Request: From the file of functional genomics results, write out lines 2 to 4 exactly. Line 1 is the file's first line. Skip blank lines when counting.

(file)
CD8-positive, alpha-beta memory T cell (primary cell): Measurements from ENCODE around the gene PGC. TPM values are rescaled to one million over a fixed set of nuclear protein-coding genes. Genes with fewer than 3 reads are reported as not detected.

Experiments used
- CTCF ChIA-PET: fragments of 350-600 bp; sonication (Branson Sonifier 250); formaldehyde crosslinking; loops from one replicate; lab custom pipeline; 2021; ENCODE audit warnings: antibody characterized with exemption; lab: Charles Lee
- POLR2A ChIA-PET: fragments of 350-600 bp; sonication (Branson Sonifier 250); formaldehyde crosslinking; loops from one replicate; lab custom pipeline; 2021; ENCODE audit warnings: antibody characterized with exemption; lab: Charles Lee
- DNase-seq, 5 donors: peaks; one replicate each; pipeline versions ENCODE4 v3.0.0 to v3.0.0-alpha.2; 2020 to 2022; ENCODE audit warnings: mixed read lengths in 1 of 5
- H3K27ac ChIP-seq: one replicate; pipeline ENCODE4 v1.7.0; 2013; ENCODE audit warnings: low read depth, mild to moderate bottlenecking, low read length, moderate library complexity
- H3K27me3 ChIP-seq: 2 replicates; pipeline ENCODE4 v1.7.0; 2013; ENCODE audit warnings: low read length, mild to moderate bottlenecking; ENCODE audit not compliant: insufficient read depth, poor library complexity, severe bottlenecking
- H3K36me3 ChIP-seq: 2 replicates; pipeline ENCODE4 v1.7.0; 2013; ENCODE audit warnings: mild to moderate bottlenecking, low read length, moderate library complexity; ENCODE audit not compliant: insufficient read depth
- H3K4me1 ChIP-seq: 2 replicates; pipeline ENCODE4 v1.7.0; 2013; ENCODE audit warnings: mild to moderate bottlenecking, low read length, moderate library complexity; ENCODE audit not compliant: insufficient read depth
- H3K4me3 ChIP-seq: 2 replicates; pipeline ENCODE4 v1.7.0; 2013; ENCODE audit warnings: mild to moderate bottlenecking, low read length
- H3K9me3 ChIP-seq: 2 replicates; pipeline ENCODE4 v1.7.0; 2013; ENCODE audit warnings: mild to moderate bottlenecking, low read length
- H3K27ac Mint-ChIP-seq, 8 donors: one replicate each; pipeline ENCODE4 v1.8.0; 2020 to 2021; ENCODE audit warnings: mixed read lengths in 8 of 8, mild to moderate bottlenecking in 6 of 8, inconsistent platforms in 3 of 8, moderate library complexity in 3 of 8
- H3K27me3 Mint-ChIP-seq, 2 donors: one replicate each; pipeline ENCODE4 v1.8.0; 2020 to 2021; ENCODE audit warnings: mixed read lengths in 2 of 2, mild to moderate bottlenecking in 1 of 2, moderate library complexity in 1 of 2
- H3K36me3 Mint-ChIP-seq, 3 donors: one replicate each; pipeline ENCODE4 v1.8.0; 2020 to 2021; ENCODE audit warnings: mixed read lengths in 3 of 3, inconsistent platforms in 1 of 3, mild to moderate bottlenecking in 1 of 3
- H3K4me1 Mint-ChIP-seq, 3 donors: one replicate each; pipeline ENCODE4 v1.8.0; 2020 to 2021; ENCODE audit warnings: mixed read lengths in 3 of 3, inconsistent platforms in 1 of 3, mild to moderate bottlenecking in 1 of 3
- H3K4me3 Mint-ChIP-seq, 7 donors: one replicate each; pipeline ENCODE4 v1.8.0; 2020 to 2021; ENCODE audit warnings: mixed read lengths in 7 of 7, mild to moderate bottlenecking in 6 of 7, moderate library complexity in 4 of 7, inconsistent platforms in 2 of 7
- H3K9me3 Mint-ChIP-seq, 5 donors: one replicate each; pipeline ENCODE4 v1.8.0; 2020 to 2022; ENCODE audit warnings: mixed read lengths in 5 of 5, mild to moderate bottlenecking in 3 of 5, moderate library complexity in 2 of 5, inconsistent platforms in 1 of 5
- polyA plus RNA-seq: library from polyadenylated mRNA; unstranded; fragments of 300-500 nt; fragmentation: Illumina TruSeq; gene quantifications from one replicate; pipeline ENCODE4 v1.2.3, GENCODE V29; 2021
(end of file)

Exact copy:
Experiments used
- CTCF ChIA-PET: fragments of 350-600 bp; sonication (Branson Sonifier 250); formaldehyde crosslinking; loops from one replicate; lab custom pipeline; 2021; ENCODE audit warnings: antibody characterized with exemption; lab: Charles Lee
- POLR2A ChIA-PET: fragments of 350-600 bp; sonication (Branson Sonifier 250); formaldehyde crosslinking; loops from one replicate; lab custom pipeline; 2021; ENCODE audit warnings: antibody characterized with exemption; lab: Charles Lee